A recommendation has been made to the Supreme Court of NSW for the removal of a sole practitioner from the roll after he was found guilty of professional misconduct for authorising the transfer of over $50,000 out of his trust account and the creation of false invoices in order to pay wages, rent and credit card debts.
Together with his bookkeeper, David Vincent Clifton was found to have authorised the transfer of $51,307 from a trust account to his office account across eight separate transactions between May and September 2018. As part of this, he authorised three false invoices to be created as a way to explain the transfers.
The Law Society of NSW alleged Mr Clifton authorised his bookkeeper, William Warrick, to make the transfers and invoices following a financially difficult period for the firm. The money taken from a trust account that held estate monies was used for rent, to pay the ATO, credit card debt, wages and other overdrafts.
In his affidavit, Mr Clifton said that by March 2018, the firm had significant debts for overheads and, around the first offence, he had become “extremely stressed and anxious” about the firm’s cash flow problems. Around this time, he was not being paid a wage to save the firm from a “serious risk of being wound up”.
Mr Clifton alleged that Mr Warrick approached him to suggest “borrowing” money from the trust account and, feeling “sheer desperation”, he agreed. Mr Warrick submitted a similar version of events and added that the money was paid back into the trust account either within months or days of each of the transfers.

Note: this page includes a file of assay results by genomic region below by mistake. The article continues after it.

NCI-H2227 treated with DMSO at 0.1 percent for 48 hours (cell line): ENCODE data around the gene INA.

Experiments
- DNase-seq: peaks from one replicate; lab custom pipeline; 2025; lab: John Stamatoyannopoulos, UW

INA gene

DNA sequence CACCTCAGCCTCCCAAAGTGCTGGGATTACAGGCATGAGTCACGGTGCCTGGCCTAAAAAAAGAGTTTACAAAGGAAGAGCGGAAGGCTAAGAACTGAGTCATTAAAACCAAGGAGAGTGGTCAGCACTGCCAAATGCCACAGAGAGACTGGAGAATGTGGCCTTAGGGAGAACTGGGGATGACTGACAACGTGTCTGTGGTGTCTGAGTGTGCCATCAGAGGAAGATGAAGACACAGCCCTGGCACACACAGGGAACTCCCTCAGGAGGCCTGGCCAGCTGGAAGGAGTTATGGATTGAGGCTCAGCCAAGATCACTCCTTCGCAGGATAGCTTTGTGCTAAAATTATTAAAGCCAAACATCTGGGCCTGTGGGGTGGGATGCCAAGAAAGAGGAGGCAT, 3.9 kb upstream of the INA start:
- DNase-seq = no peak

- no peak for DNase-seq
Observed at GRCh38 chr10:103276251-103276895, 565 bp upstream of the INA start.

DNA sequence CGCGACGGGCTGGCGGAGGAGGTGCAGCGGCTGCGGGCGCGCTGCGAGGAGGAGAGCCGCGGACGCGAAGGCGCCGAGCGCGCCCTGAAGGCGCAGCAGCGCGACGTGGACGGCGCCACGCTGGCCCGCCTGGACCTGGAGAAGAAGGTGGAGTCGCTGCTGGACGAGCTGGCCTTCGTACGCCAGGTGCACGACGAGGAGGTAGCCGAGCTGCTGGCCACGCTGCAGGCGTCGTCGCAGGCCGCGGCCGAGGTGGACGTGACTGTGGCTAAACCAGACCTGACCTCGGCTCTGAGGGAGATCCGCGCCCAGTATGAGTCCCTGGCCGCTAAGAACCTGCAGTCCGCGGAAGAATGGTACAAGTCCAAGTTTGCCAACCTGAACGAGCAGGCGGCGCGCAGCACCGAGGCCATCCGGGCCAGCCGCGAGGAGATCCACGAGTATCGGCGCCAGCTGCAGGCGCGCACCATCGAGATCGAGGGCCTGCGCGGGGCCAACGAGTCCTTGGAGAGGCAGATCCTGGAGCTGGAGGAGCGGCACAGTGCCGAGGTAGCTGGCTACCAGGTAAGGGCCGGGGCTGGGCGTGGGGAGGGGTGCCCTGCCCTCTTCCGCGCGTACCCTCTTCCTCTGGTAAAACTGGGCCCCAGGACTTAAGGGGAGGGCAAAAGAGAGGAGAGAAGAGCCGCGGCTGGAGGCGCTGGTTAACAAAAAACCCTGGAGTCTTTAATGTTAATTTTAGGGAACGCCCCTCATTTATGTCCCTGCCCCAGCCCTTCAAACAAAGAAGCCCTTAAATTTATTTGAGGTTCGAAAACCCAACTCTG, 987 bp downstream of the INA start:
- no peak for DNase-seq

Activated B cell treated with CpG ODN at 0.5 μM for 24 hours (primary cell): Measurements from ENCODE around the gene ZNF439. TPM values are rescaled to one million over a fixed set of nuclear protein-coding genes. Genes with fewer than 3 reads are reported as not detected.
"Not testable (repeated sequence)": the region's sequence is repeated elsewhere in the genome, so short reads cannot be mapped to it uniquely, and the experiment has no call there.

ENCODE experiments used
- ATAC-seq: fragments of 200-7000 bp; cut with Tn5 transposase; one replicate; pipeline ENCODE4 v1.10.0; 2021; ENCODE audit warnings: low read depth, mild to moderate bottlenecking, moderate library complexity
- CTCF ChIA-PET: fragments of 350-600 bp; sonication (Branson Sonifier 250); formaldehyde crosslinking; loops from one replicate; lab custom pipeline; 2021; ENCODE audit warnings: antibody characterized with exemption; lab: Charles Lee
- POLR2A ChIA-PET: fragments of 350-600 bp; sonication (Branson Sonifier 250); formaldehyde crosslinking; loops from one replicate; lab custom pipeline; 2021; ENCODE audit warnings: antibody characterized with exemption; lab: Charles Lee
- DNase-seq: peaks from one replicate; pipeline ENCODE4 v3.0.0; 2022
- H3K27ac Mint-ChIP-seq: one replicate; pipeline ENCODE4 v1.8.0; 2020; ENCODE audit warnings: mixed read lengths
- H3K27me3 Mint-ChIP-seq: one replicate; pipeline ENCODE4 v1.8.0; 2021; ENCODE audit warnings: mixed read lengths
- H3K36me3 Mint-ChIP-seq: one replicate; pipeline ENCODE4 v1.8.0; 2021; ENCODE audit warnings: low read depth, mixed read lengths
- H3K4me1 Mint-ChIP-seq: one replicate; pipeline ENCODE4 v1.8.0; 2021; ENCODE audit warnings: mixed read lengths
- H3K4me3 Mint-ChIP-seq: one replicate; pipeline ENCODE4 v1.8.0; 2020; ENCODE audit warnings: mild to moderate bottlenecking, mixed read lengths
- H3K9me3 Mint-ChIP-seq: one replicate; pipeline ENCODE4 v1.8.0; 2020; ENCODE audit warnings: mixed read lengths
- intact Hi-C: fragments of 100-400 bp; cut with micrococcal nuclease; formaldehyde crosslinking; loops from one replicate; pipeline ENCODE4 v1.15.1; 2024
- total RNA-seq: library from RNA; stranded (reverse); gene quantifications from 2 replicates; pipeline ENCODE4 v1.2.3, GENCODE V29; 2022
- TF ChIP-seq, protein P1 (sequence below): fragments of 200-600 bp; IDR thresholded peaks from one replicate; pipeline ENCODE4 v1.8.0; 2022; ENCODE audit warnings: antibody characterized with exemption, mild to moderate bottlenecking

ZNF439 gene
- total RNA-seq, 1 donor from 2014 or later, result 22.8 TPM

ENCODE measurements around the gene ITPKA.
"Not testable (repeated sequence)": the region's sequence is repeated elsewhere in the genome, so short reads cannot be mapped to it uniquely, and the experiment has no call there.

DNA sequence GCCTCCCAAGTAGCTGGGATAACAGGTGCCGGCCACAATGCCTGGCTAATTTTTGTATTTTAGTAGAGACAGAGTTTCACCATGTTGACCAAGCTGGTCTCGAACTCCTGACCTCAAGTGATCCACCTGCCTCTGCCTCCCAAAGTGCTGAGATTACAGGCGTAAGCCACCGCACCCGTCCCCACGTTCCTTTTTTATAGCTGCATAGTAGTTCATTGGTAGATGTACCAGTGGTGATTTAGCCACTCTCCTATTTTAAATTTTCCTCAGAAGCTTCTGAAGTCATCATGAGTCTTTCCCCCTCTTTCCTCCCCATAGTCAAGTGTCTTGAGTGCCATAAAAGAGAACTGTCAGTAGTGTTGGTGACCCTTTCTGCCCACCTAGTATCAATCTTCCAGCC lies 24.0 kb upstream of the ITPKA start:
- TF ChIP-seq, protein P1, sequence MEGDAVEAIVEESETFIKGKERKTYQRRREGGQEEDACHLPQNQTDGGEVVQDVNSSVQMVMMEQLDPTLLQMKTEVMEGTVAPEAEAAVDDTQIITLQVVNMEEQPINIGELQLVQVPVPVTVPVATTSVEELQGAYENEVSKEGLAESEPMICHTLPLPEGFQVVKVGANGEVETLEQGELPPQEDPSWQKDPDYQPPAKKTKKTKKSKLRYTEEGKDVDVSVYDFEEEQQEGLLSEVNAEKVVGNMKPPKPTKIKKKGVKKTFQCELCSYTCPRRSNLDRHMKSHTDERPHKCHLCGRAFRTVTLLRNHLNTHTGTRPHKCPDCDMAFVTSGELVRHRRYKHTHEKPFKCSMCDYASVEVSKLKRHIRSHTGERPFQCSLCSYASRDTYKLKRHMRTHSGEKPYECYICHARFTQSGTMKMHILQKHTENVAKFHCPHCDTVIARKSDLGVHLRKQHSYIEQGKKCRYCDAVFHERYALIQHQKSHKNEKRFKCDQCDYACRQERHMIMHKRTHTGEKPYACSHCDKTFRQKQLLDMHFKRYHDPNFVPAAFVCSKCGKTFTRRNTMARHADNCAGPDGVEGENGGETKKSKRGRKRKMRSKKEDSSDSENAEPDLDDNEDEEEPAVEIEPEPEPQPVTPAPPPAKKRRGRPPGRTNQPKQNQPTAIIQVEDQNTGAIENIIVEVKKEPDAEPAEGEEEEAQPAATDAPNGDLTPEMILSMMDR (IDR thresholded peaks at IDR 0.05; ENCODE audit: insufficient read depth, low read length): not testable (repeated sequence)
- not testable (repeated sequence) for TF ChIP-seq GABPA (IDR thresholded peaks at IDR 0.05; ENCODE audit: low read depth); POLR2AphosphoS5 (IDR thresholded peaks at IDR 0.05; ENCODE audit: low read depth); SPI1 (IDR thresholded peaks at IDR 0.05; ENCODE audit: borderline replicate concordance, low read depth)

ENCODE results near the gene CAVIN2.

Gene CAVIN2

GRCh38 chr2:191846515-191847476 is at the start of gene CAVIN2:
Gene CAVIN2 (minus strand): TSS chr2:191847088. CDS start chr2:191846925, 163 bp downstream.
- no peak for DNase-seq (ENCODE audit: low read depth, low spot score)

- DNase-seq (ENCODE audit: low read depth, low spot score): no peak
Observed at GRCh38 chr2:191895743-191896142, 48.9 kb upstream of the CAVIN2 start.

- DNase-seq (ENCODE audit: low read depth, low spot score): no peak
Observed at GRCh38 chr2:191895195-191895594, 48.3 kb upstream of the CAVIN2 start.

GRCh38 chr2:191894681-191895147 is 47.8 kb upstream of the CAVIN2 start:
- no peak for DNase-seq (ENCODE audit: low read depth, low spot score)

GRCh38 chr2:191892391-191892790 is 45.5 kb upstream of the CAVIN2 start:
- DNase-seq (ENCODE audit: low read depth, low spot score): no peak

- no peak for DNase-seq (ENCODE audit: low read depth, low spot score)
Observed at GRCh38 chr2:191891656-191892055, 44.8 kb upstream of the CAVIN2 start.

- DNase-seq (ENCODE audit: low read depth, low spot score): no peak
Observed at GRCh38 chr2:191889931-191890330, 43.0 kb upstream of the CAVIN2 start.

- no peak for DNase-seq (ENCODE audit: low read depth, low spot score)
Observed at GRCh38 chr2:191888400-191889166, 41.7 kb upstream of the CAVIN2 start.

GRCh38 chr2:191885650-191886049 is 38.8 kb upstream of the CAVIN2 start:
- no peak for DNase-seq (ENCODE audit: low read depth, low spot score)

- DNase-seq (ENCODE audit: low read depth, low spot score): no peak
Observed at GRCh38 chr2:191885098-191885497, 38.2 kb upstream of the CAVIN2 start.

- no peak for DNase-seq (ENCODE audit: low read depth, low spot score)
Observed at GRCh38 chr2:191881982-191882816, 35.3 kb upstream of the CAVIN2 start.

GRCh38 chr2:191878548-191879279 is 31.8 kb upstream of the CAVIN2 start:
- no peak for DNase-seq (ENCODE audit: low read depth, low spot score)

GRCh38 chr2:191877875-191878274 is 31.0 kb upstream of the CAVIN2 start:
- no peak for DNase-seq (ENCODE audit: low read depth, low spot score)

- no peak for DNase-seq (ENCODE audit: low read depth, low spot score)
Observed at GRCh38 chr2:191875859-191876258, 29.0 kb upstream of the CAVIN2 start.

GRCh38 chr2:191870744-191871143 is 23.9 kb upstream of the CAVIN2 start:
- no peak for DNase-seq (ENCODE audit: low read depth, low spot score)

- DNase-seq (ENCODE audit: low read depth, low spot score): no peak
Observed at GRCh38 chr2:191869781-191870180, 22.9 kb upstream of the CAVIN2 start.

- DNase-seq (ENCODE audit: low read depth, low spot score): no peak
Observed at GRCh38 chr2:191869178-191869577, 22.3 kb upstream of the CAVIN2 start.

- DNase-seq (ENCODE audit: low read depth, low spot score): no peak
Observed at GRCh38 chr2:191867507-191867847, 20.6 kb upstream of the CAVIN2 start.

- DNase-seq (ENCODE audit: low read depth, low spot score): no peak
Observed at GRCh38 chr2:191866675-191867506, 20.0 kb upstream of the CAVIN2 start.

“When Mr Warrick made the suggestion to borrow funds from the trust, I went along with it out of desperation as at that time I could not see any other way out of the cash flow problems. I deeply regret my conduct and am extremely remorseful for it,” Mr Clifton submitted to the NSW Civil and Administrative Tribunal (NCAT).
“I now understand how failing to adhere to the highest standards of professional conduct has (and will if repeated) risk my professional reputation, my livelihood and my ability to contribute to my community in my role as a solicitor. It is deeply regrettable that it took these proceedings for me to learn that lesson.”
Mr Clifton submitted that he should only receive a reprimand and not a harsher penalty sought by the Law Society. However, NCAT said it could not accept his submissions and ordered a more “stringent sanction” to prevent further misconduct.
“In coming to this decision, we find that Mr Clifton is not currently fit to practise and that this is likely to be the case probably indefinitely. This is never an easy finding to make and we have not found it easy in this instance. However, to come to a different view, amongst other factors, we would first need to be certain that Mr Clifton ‘truly understands the errors of his ways’… and we are not satisfied that this is the case,” it said.
The judgement can be read on AustLII: Council of the Law Society of New South Wales v Clifton  NSWCATOD 101 (27 July 2021).